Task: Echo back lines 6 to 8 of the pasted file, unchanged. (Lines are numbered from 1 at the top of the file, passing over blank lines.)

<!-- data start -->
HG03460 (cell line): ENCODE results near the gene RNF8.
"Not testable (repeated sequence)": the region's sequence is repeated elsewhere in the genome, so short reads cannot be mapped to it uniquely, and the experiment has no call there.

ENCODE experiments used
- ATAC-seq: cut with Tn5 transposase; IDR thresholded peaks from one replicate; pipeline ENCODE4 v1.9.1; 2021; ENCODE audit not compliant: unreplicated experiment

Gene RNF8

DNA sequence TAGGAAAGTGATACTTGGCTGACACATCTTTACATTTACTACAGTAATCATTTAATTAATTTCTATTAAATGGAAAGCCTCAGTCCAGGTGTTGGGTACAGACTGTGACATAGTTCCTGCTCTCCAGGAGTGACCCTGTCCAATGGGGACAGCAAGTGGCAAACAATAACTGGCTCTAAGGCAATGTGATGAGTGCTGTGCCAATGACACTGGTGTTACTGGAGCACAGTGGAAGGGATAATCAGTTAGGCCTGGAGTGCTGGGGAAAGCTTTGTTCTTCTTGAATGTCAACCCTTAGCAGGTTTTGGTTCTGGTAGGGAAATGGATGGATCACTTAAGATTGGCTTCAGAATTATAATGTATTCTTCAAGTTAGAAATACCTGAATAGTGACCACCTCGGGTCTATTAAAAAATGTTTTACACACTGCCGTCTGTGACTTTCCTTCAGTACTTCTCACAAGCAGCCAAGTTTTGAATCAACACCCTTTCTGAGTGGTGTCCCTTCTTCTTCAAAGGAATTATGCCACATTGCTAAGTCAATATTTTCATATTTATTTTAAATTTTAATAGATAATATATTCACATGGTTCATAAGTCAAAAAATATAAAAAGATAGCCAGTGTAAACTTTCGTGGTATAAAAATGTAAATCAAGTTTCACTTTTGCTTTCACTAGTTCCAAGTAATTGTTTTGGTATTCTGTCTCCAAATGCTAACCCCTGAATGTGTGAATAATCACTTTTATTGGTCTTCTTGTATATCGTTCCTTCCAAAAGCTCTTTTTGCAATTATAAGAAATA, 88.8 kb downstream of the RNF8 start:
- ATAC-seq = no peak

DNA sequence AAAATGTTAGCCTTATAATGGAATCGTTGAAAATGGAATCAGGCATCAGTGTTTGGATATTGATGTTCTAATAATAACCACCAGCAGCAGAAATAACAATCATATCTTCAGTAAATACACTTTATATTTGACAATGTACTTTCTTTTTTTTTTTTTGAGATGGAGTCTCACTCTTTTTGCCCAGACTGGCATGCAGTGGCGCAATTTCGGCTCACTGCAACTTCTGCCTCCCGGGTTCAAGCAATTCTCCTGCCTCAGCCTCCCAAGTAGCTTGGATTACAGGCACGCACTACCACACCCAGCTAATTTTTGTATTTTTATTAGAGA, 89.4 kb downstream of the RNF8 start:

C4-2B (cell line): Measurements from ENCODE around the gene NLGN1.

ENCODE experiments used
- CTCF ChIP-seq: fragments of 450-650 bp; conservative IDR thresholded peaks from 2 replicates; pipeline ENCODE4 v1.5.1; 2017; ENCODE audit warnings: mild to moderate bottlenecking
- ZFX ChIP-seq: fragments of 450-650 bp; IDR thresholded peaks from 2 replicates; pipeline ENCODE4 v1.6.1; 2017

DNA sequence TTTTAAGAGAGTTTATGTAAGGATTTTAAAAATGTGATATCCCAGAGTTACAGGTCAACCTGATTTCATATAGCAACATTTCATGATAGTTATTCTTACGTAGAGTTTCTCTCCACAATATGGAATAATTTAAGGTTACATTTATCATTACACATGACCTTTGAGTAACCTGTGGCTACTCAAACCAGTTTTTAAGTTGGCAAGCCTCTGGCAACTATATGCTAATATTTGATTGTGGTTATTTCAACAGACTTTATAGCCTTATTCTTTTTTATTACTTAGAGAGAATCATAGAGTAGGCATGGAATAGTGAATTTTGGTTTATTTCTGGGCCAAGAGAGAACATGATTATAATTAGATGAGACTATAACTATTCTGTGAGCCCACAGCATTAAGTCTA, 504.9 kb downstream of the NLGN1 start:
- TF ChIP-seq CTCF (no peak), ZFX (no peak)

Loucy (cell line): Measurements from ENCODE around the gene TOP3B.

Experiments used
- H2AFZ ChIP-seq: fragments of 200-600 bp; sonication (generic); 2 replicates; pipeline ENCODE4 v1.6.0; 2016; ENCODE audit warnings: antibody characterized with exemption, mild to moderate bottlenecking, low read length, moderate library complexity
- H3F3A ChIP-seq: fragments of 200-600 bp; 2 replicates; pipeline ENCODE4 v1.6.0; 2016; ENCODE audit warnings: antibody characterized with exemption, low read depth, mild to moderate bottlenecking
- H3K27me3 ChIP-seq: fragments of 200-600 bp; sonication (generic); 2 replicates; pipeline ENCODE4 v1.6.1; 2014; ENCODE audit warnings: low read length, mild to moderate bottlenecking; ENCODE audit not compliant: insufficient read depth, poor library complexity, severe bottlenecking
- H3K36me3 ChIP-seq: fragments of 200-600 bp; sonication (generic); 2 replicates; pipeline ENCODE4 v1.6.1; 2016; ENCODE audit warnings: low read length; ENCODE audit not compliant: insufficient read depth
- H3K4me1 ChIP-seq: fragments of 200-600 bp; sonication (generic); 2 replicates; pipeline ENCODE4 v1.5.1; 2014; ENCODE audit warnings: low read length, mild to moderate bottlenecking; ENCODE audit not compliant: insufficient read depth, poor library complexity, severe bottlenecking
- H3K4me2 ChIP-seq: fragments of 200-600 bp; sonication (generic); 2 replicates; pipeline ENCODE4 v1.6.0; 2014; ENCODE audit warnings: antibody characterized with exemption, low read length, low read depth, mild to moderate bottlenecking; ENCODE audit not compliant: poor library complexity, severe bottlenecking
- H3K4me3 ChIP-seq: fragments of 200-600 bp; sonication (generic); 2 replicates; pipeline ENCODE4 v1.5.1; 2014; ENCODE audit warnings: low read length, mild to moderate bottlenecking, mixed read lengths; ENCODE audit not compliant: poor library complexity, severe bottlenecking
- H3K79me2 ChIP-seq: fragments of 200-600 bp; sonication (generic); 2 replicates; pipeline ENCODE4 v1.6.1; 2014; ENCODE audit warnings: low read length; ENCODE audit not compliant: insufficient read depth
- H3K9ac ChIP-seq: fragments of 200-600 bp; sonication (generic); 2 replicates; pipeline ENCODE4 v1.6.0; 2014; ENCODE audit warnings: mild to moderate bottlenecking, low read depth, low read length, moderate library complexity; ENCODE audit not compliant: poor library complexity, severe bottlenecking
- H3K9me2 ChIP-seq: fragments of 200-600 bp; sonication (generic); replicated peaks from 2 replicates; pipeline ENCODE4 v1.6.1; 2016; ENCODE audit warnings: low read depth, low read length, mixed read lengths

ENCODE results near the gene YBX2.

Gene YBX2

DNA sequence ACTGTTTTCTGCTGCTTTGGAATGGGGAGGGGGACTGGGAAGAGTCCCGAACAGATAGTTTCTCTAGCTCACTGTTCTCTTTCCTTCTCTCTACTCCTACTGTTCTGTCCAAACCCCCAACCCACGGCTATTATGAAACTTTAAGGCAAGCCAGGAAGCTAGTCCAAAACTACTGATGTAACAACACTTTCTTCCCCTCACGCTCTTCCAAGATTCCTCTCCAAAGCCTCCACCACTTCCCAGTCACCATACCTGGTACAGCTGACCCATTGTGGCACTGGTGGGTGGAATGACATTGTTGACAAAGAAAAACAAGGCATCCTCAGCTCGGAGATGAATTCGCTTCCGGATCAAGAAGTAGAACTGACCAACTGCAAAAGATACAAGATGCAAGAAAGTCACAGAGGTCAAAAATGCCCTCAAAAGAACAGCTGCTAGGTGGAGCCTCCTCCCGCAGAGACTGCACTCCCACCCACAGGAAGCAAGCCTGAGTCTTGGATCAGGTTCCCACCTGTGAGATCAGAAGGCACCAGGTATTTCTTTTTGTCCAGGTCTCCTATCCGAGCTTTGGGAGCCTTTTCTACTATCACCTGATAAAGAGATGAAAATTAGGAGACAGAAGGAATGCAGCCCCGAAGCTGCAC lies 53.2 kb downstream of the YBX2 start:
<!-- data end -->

DNA sequence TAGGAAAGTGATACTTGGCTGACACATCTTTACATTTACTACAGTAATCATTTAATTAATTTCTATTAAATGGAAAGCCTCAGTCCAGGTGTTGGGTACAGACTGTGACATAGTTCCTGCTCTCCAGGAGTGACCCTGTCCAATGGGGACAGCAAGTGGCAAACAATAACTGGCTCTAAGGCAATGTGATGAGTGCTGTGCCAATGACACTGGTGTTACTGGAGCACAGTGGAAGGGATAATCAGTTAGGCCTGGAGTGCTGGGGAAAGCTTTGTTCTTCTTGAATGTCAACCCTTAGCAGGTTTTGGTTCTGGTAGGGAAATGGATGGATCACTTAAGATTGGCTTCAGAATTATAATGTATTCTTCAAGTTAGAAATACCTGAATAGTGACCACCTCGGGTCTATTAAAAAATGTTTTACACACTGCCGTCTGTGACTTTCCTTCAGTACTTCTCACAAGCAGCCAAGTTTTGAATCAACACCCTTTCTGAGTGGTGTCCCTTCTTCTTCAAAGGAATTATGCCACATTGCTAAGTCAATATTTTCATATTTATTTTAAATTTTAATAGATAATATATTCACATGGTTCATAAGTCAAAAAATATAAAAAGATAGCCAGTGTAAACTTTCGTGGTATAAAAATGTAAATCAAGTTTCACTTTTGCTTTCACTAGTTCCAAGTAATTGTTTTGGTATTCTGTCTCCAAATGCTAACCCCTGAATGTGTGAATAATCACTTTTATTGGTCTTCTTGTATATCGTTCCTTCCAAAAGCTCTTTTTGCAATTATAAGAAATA, 88.8 kb downstream of the RNF8 start:
- ATAC-seq = no peak

DNA sequence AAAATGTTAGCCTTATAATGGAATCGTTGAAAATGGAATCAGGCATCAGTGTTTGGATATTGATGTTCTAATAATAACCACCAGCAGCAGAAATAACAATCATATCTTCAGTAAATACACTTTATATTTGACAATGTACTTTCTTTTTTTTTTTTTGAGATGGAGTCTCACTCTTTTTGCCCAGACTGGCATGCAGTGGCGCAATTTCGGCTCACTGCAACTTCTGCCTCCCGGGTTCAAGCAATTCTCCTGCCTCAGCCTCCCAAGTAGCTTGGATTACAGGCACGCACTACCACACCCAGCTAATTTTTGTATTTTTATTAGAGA, 89.4 kb downstream of the RNF8 start: